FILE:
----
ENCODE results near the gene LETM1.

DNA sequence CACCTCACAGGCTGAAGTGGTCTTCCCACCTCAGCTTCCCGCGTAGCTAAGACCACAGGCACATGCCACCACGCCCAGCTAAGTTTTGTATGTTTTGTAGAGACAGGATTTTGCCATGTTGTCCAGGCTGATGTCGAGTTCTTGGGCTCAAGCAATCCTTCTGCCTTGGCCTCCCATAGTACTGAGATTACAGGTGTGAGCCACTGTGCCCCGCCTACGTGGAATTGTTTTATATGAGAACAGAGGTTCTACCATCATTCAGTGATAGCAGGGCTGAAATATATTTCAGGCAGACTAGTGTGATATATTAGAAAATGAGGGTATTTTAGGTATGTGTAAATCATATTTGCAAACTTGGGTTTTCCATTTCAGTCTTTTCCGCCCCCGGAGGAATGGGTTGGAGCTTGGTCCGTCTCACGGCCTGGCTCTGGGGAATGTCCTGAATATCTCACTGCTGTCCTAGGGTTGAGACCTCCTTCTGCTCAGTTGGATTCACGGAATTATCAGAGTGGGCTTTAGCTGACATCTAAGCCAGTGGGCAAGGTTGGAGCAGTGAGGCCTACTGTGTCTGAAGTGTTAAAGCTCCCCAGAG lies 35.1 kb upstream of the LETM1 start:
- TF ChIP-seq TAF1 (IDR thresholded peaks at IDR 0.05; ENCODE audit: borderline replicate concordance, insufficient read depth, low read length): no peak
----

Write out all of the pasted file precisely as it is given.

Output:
ENCODE results near the gene LETM1.

DNA sequence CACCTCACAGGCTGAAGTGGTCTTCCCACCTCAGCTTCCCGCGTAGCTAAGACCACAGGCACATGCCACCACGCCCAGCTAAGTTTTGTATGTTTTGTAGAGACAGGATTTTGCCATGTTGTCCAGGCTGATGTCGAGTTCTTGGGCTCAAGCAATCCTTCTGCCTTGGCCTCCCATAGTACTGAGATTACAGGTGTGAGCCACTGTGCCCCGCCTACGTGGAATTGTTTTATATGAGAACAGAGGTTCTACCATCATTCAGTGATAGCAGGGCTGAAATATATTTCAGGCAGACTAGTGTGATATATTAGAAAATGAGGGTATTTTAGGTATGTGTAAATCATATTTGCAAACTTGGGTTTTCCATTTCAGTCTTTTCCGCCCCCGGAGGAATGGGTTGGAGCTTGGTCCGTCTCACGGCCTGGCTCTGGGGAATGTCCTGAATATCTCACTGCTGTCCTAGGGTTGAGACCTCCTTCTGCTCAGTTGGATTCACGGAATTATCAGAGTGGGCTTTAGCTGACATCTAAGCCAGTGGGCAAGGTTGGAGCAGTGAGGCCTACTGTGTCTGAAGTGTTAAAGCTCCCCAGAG lies 35.1 kb upstream of the LETM1 start:
- TF ChIP-seq TAF1 (IDR thresholded peaks at IDR 0.05; ENCODE audit: borderline replicate concordance, insufficient read depth, low read length): no peak